Opinion: "The 'private sector' deserves more credit for economic development than is typically acknowledged."
19th Jul 11, 12:48pm
By John Pagani
The smaller the average organ, the faster the rate of economic growth.
I bet he got a grant for this:
the University of Helsinki's Tatu Westling points out a surprising strong correlation between a country's GDP growth rate and average penile length. As the chart above shows, countries that averaged smaller penis sizes grew at a faster rate than their larger counterparts between 1960 and 1985. Every centimeter increase in penis size accounted for a 5 to 7 percent reduction in economic growth.
Explains why I'm so poor.
Correlation is not causation, but here's his stab at an explanatory theory:
Penile length and income are both factors that contribute to an individual's level of self-esteem, and if a person has more of the former, he'll need less of the latter. Or, to put it in layman's terms, some fast-growing countries may be compensating for something. Not a particularly poor argument until you realize, as Westling acknowledges, that half the world's population don't have penises.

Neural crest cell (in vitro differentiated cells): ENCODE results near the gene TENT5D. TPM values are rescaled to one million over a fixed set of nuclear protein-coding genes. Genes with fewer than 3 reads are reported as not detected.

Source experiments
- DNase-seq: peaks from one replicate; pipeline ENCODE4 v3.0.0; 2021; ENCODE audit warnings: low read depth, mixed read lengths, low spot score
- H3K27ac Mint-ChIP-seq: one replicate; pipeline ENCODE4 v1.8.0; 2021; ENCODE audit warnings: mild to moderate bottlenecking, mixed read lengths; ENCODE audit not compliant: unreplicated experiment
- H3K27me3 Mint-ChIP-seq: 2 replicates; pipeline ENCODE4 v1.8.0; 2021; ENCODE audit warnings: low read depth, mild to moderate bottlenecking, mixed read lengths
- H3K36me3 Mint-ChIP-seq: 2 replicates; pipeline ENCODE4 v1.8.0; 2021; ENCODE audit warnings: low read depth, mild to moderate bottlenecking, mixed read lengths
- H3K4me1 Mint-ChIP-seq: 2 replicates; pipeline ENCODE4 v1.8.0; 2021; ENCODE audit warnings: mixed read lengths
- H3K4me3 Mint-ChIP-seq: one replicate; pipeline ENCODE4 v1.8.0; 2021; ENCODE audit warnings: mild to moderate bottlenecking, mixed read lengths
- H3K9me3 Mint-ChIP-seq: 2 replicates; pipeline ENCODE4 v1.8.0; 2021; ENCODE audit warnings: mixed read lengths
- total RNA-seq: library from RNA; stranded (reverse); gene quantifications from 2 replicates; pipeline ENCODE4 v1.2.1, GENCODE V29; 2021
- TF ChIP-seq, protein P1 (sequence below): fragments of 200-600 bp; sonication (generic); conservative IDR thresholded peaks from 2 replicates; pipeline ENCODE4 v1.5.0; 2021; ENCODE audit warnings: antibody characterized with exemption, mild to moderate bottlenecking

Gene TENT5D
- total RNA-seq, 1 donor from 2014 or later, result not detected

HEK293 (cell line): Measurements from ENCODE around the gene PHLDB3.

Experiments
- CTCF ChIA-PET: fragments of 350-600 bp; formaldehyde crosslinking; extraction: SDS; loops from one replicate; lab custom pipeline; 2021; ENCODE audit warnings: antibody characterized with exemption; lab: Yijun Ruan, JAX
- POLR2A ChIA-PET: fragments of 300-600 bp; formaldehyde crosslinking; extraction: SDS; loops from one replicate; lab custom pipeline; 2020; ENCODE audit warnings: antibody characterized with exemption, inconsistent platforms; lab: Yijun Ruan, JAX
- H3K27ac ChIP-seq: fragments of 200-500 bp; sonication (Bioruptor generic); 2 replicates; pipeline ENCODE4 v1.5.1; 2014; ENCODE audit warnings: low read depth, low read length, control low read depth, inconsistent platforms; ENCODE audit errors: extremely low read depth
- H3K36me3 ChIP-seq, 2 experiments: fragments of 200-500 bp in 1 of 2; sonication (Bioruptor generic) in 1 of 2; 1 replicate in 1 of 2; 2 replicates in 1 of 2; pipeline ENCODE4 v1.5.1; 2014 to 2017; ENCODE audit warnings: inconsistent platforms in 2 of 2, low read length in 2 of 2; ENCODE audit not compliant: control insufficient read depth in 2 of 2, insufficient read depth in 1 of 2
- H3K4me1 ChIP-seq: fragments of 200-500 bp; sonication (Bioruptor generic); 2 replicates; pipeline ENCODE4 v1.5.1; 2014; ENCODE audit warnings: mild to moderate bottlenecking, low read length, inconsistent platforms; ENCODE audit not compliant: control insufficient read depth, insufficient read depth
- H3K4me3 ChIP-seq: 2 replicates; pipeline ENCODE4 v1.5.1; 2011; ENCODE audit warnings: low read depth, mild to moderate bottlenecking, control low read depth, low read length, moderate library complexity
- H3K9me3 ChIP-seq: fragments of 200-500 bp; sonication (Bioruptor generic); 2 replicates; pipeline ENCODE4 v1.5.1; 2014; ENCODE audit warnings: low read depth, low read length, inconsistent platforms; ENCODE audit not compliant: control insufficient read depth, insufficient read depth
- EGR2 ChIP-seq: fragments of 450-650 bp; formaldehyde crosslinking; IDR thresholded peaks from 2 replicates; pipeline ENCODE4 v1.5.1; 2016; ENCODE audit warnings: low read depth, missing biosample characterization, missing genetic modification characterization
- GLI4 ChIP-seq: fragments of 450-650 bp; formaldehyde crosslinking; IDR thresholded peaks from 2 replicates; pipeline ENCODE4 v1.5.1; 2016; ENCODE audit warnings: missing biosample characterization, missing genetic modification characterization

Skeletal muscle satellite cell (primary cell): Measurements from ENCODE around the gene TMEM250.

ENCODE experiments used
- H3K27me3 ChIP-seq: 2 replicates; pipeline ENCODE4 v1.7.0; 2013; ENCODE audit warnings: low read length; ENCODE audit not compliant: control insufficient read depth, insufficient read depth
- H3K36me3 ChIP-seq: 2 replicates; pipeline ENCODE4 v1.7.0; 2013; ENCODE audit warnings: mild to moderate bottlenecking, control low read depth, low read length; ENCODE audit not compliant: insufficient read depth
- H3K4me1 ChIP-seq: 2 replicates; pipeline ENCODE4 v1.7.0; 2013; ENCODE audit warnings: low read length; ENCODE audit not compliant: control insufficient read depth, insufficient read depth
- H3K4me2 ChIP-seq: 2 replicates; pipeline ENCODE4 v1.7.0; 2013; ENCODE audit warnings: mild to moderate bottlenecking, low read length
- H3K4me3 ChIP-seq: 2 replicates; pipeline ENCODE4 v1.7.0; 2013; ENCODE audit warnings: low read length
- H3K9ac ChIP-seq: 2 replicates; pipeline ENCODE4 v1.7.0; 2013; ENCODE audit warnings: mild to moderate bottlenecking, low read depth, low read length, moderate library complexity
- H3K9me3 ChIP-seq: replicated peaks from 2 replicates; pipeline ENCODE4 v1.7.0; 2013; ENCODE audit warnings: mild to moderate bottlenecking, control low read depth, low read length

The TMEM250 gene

For obvious reasons the male organ narrative yields little in terms of feasible policy recommendations.
And the killer quote:
It clearly seems that the `private sector' deserves more credit for economic development than is typically acknowledged.